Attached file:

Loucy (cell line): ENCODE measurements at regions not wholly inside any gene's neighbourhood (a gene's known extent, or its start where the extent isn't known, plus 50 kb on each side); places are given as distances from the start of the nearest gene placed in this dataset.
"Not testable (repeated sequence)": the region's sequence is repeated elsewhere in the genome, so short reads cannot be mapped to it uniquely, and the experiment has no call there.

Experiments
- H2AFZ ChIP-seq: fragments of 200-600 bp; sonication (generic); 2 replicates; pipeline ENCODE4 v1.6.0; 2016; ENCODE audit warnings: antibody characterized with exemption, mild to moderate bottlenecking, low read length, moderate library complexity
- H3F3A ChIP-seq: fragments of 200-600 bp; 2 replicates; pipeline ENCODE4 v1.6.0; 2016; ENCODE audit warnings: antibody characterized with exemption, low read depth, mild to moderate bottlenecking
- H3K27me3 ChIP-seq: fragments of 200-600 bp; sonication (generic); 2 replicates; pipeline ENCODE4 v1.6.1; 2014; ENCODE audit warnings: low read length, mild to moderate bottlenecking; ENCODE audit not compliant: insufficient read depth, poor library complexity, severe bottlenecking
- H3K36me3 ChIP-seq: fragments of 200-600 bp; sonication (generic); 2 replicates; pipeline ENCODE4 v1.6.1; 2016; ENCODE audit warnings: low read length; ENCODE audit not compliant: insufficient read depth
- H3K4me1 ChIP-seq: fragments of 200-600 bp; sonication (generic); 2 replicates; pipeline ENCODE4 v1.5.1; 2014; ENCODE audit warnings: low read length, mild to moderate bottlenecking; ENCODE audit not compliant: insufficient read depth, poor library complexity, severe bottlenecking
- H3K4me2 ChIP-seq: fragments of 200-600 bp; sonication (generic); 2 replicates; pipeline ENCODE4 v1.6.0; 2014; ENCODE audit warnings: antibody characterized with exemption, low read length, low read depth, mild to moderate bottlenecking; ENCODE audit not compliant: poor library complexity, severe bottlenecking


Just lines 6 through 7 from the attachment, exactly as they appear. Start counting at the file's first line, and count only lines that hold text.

- H3K27me3 ChIP-seq: fragments of 200-600 bp; sonication (generic); 2 replicates; pipeline ENCODE4 v1.6.1; 2014; ENCODE audit warnings: low read length, mild to moderate bottlenecking; ENCODE audit not compliant: insufficient read depth, poor library complexity, severe bottlenecking
- H3K36me3 ChIP-seq: fragments of 200-600 bp; sonication (generic); 2 replicates; pipeline ENCODE4 v1.6.1; 2016; ENCODE audit warnings: low read length; ENCODE audit not compliant: insufficient read depth